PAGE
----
For the week ending 18 March 2023 / 25 Adar 5783

Perek Shira: The Song of the Ox

by Rabbi Yitzchak Breitowitz
Library Library Library

The ox says: Then Moshe and the Children of Israel chose to sing to Hashem this song, and they said, “I shall sing to Hashem, for He has shown Himself to be exalted over the exalted; horse and rider He casted into the sea!” (Shemos 15:1)

The Talmud notes that there are four exalted ones: the lion amongst the wild animals, the ox amongst the domestic animals, the eagle among the birds, and man amongst all creatures. The images of these four exalted ones are upon Hashem’s Throne of Glory, which signifies that Hashem is supreme and exalted above all. This was demonstrated when Hashem drowned the Egyptian superpower in the sea in an exhibition of awesome power and justice that could be attributed to Him alone. Upon witnessing their salvation, the Jewish people sang the Song of the Sea, which begins by describing Hashem as “exalted over the exalted.”

The ox is a powerful beast that can be dangerous even to humans, yet it subjugates itself to its master who feeds it. On a deeper level understanding, that which man is exalted over the exalted ox resembles how Hashem is exalted over the four exalted ones. Accordingly, with every furrow the ox plows, it sings the opening verse of the Song of the Sea.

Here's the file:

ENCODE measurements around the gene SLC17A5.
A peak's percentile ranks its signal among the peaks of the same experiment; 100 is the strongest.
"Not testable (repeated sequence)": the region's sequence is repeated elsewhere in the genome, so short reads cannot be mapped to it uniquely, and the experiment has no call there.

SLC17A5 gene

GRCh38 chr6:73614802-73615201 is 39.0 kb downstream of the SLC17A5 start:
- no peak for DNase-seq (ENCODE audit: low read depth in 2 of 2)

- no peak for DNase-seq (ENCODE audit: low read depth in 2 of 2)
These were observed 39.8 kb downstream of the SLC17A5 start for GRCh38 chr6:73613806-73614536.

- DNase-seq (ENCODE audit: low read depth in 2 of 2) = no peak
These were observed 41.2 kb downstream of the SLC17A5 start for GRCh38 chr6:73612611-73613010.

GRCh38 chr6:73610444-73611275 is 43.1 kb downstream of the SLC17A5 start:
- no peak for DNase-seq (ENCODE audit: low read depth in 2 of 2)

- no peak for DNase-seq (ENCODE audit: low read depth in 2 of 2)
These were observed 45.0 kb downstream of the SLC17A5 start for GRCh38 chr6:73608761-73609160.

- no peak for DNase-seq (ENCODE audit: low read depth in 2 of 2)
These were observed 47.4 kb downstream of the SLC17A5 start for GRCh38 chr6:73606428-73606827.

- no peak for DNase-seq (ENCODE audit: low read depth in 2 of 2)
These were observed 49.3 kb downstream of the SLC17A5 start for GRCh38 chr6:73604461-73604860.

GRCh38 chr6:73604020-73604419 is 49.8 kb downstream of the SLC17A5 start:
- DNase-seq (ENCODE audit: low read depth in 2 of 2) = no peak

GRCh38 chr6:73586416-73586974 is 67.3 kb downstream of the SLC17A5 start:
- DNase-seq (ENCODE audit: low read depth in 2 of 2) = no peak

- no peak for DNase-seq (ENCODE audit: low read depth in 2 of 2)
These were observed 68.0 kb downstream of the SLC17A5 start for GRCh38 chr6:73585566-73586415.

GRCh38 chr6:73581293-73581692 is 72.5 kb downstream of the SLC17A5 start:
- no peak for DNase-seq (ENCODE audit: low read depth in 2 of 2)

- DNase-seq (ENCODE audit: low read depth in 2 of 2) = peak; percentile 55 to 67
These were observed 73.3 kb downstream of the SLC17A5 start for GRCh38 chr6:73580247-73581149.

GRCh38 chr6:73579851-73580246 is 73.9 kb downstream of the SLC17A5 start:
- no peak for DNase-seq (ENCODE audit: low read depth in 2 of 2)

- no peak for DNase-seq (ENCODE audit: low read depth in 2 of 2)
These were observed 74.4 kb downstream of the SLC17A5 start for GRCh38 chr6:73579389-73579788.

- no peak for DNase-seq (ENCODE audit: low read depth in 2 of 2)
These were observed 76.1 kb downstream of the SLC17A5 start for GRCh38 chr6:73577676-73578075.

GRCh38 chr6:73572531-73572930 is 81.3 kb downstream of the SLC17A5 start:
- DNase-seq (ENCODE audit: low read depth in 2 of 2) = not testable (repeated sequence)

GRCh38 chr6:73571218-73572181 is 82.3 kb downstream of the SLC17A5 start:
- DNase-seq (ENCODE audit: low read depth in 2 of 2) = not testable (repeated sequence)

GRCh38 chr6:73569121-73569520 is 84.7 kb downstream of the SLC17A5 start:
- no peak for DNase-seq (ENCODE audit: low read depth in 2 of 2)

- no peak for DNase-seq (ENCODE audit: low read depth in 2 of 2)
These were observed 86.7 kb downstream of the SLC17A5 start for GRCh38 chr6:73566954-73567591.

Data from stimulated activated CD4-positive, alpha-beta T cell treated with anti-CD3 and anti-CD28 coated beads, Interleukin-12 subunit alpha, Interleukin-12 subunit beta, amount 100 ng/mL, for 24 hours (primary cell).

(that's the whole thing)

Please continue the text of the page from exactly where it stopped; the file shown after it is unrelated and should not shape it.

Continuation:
On yet a deeper level of understanding, the Sages teach that the split when it saw Yosef’s coffin carried by the Jewish people, which recalled his great merit of restraining himself from committing adultery. Since Yosef is compared to an ox, it is fitting that the ox sings the opening verse of the Song of the Sea.

Although this song is attributed to the ox, it would seem to apply to cows as well, though to a lesser extent, as they are less powerful. It happened once in history that cows literally sang its song. The Pelishtim captured the Aron and placed it next to their idol, Daggon. The following morning, they found Daggon broken on the floor, and they themselves were stricken with a severe illness. They admitted that Hashem was exalted over them and their idol, and they sent the Aron back to the Jewish people together with a respectable tribute upon a cart pulled by cows. In a miraculous manner, the cows headed straight to a Jewish town, and according to one opinion amongst the Sages, they sang the opening verse of the Song of the Sea. They sang how Hashem is exalted over the exalted, the supreme and unrivaled God.

This song teaches us a fundamental idea. Although we are the exalted amongst all creatures, this must not translate into haughtiness. We should humbly recognize that Hashem is incomparably greater than us, and that He is the source of all we have. The more that He grants us, the more we should feel an obligation to subjugate ourselves to Him. By doing so, we echo one of the greatest songs in history.

  • Sources: Shemos Rabbah 23:13 with Hagahos R’ Yerocham Fishel Perlow; Pi Eliyahu; Yeshayah 1:3; Kol Rinah; Shmuel (Aleph) 6:2; Avodah Zarah 24b with Rashi.

*In loving memory of Harav Zeev Shlomo ben Zecharia Lei*

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